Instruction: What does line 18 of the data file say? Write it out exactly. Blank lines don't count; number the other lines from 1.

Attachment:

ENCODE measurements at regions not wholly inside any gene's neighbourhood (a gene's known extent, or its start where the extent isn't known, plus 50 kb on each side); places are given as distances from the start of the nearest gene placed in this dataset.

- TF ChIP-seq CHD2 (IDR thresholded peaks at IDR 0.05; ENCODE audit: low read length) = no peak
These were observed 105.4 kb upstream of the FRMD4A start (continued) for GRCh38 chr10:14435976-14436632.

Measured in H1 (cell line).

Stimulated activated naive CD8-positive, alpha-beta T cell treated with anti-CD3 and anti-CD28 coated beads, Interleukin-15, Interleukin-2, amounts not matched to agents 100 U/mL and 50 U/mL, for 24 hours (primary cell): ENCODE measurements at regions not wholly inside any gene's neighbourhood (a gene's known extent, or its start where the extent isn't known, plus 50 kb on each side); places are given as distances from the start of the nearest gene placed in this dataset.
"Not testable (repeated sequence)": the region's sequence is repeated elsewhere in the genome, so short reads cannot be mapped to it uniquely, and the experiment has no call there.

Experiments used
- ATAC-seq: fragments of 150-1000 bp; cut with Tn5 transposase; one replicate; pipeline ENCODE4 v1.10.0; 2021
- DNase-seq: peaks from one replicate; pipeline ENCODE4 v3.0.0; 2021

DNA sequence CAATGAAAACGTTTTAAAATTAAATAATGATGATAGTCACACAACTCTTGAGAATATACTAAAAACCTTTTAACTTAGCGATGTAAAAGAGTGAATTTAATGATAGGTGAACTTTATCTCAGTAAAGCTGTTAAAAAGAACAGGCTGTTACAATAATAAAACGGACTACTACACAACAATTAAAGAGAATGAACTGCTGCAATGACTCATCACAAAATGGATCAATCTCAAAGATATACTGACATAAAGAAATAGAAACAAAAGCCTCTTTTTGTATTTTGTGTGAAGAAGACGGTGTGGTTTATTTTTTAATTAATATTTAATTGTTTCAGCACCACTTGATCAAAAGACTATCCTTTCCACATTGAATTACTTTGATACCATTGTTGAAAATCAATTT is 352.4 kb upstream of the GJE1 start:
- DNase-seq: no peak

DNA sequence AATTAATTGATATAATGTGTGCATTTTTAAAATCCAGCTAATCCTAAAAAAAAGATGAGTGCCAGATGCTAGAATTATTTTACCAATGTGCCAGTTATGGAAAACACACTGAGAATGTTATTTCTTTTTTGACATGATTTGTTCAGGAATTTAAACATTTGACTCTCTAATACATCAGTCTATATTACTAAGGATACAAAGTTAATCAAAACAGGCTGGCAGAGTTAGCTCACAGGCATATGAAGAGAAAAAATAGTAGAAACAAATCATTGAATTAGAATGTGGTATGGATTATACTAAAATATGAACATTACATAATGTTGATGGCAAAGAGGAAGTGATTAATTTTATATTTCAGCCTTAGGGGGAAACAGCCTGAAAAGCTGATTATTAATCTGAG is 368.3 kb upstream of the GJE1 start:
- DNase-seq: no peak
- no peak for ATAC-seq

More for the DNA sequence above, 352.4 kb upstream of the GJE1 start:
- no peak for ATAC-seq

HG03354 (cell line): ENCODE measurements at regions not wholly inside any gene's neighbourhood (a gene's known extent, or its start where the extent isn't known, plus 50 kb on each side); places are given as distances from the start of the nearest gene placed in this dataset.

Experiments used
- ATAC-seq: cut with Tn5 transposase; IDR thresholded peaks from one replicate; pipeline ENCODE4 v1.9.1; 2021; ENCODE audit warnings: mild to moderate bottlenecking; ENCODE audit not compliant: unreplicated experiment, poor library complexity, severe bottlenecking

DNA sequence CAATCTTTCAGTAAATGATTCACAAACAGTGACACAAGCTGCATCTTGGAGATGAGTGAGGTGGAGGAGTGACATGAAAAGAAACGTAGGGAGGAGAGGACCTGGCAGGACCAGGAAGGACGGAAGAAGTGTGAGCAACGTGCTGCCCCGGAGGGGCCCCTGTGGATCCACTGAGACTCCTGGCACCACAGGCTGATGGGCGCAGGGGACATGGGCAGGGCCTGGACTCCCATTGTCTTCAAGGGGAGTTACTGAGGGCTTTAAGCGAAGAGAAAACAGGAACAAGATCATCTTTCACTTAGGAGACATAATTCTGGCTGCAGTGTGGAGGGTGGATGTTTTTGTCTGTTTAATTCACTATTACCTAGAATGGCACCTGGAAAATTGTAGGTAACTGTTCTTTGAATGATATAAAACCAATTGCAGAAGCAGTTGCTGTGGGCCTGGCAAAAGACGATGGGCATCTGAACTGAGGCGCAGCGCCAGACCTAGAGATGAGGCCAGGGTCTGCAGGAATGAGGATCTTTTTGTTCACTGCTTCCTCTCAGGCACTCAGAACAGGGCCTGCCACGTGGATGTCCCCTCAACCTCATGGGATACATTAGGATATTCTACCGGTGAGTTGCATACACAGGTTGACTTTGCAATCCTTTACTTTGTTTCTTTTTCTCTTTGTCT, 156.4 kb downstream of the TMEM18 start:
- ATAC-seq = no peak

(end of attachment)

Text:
Experiments used